Welcome to the new, new normal

by | Aug 1, 2021 | Being Single | 2 comments

I don’t like to invoke pity for the single condition, but let’s get real: being single during the pandemic sucked for many of us. Cats and dogs are not enough. Vibrators are not enough. I’m not even talking about sex. I’m talking about human contact. Single people need hugs, too.

A friend of mine who was single during most of the pandemic talks about being “skin-hungry.”

Here in the U.S., we thought we were on the brink of regaining normalcy. We thought we would be able to leave those masks behind! 

We were all mustering up the courage to leave our houses, go out and meet new and old friends.

I danced tango outside at a Providence milonga twice with glee. I was eagerly planning on going to a 100% vax-only milonga in Boston in August. I was filled with emotions: hope, anticipation, fear, overwhelm, but at least I was getting the tango hug back and would get to meet new people after moving back from Argentina.

I got to feel tango bliss again…but was it fleeting? 

 In the age of the Delta variant dancing cheek to cheek with strangers doesn’t sound like such a solid idea.

Things are changing again! If there is anything we have learned during this pandemic, it’s that we never really know what is around the corner.

Our current situation comes as only fifty percent of the people in the US got vaccinated. When I tell my Argentine and Brazilian friends this fact, they say, WHAT?!

In Buenos Aires people are fighting to get a second dose of Sputnik V, and in the US, millions had their choice of Pfizer or Moderna and said no, or not yet.

Widespread vaccine refusal gave the wildly contagious Delta variant fertile ground to spread in the US as it has in many countries. When a virus spreads it mutates. Delta is a new creature. And it’s a warning sign of future variants to come that could be vaccine-resistant.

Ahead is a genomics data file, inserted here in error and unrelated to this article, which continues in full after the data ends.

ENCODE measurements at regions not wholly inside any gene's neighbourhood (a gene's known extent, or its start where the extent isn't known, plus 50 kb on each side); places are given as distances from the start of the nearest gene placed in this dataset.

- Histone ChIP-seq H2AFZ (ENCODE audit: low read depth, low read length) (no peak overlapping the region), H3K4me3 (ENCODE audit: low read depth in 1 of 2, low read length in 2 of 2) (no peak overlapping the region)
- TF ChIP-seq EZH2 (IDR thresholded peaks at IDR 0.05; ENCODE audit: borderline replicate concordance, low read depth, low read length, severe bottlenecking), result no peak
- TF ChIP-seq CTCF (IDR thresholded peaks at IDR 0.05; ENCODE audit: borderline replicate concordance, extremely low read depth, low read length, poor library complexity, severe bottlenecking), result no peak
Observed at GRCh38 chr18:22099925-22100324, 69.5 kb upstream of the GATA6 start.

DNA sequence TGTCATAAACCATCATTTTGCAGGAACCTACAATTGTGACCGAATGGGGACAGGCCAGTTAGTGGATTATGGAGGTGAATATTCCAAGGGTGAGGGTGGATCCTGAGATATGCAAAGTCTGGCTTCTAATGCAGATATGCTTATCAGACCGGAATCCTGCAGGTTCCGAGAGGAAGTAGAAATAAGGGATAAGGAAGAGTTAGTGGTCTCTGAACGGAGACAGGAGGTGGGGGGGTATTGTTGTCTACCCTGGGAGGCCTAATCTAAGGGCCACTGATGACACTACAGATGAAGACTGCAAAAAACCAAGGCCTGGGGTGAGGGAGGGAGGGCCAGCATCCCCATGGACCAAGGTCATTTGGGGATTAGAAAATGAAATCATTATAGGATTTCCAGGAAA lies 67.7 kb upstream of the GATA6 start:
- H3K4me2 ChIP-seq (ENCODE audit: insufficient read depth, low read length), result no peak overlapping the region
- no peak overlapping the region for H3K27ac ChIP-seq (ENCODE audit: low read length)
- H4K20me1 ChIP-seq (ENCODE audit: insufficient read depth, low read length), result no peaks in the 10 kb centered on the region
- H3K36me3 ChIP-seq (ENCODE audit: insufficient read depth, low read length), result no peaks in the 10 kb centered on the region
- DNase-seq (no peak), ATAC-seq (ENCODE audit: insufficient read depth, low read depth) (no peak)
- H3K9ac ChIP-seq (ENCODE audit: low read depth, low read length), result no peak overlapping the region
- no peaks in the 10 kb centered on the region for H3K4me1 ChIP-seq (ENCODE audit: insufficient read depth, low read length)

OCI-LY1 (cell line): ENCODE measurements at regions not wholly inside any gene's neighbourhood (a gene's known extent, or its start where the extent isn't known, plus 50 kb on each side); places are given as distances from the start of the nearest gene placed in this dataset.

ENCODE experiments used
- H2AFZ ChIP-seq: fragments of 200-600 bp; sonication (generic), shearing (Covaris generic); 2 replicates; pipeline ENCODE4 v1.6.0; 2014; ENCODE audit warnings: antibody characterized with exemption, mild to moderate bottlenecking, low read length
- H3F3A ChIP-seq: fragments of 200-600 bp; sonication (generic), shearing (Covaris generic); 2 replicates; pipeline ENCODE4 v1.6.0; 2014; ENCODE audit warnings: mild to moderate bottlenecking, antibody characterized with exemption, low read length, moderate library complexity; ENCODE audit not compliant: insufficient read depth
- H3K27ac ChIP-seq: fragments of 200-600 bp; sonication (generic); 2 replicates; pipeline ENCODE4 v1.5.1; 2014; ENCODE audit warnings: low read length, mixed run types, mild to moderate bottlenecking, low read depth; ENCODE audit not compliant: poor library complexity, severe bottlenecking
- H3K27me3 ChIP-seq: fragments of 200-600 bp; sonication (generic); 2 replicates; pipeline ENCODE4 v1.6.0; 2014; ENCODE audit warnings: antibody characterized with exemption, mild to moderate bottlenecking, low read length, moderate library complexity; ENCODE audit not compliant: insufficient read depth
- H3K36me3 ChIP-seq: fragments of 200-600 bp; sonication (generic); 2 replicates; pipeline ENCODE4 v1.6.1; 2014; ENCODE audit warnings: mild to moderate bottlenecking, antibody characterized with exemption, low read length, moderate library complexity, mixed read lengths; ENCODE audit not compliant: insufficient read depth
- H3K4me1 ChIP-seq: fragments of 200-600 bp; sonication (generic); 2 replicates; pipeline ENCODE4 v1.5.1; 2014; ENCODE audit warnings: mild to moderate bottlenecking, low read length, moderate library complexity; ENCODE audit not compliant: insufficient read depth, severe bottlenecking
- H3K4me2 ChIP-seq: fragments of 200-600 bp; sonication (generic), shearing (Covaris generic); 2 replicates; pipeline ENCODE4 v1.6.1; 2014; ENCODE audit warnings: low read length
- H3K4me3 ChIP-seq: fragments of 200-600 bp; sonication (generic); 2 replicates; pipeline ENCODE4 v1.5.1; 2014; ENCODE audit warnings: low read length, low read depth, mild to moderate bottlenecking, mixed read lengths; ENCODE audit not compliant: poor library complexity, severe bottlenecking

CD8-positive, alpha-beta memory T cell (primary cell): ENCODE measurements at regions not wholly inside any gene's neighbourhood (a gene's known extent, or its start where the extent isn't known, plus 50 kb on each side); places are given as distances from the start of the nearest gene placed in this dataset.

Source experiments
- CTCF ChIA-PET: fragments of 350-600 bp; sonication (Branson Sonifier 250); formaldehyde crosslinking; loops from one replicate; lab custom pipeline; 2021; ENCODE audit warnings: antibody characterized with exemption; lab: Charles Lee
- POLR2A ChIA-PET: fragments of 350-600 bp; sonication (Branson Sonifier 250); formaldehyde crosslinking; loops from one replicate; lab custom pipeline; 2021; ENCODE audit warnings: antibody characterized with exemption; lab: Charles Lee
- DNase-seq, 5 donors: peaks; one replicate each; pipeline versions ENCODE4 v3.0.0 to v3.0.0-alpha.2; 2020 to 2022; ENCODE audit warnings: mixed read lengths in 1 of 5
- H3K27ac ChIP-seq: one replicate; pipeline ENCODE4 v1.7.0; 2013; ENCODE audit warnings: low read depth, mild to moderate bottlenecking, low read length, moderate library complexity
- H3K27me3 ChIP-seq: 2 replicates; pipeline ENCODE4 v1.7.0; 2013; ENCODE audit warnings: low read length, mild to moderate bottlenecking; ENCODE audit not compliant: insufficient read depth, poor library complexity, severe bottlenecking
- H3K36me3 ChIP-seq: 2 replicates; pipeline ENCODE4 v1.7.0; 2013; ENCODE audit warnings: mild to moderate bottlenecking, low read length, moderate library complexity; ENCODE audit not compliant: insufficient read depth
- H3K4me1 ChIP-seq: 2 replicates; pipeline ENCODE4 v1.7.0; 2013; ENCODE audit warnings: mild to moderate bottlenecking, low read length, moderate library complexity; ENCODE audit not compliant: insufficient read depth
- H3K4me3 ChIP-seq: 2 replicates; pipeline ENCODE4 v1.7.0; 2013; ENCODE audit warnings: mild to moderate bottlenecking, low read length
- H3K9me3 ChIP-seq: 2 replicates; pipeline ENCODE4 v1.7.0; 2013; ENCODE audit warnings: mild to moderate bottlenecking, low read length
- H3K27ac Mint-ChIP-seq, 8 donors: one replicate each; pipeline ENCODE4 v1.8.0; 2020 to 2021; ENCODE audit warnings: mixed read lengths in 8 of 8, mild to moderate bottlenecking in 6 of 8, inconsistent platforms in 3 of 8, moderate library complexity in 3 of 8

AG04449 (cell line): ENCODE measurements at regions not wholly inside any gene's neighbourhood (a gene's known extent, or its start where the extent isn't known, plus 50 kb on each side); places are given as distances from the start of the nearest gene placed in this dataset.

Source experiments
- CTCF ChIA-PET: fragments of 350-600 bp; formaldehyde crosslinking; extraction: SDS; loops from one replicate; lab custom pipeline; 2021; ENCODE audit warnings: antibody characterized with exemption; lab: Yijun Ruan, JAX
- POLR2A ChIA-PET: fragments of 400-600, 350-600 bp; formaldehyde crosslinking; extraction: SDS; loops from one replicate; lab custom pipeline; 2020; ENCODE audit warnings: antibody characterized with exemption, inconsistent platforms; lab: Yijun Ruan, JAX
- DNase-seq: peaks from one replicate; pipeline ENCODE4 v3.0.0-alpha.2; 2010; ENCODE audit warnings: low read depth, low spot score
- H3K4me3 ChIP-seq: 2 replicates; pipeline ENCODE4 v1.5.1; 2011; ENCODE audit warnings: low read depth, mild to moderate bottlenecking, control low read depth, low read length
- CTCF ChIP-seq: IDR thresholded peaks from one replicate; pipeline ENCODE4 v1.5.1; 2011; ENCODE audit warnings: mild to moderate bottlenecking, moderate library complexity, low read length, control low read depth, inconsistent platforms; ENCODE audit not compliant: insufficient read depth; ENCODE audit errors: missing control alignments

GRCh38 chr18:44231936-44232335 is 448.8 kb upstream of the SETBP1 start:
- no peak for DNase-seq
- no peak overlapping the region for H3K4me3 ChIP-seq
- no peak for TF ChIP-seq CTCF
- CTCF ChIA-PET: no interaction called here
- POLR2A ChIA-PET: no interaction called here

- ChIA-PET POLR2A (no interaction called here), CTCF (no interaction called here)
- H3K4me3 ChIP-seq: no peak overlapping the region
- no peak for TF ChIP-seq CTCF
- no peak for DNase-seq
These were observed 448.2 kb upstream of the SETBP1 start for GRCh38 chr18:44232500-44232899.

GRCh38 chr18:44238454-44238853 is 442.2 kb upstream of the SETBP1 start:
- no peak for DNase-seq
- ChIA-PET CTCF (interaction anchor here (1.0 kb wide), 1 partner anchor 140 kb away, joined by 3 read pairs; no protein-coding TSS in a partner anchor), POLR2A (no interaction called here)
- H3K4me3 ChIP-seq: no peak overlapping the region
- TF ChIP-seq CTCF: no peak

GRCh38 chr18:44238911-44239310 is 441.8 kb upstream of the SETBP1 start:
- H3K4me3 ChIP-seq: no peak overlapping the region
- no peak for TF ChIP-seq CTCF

Experts are calling the Delta variant as transmissible as the chicken pox.

Welcome to the next chapter, Love in the Age of Chicken Pox. I mean, the last year was bad, but after all this waiting, this situation is getting really frustrating.

Now both vaccinated and unvaccinated people are about equally likely to spread the Delta variant.

We are not totally back at square one. Vaccines prevent life-threatening illness. (Ninety-nine percent of people dying in US hospitals are unvaccinated.) (Please get vaccinated, we don’t want you to die!)

Still the vaccinated and unvaccinated are at risk for long-haul Covid, long-term symptoms of fatigue, malaise, pain, brain fog, and difficulty breathing that doctors have not known how to treat.

A lot of people have not read about this new reality. A lot of people don’t enjoy reading the news. Or they are frankly sick of the virus, which I can understand. Or they are living in their own reality bubbles.

There’s no going back to normal. The question is how do we make life–and single life–work in the new normal?

I’ve approached Covid-19 with the idea that I will be safe and find ways to live anyway. Life is short. I take a middle-way approach.

For now, I am avoiding indoor dining, putting on the mask again in stores, and prioritizing one-on-one interactions with vaccinated people (being vaccinated is sexy right now). And yes, why not a modern-day Covid Lysistrata Campaign? Wanna cuddle? Get the shot! The Lysistrata Campaign is an old idea with a new twist. Women (or people) refuse sex with others to end a war. In this case you only have to refuse sex with the unvaccinated so you still have a lot of sexy people to say yes to. If you want to spread that idea, grab the image at the top of this post.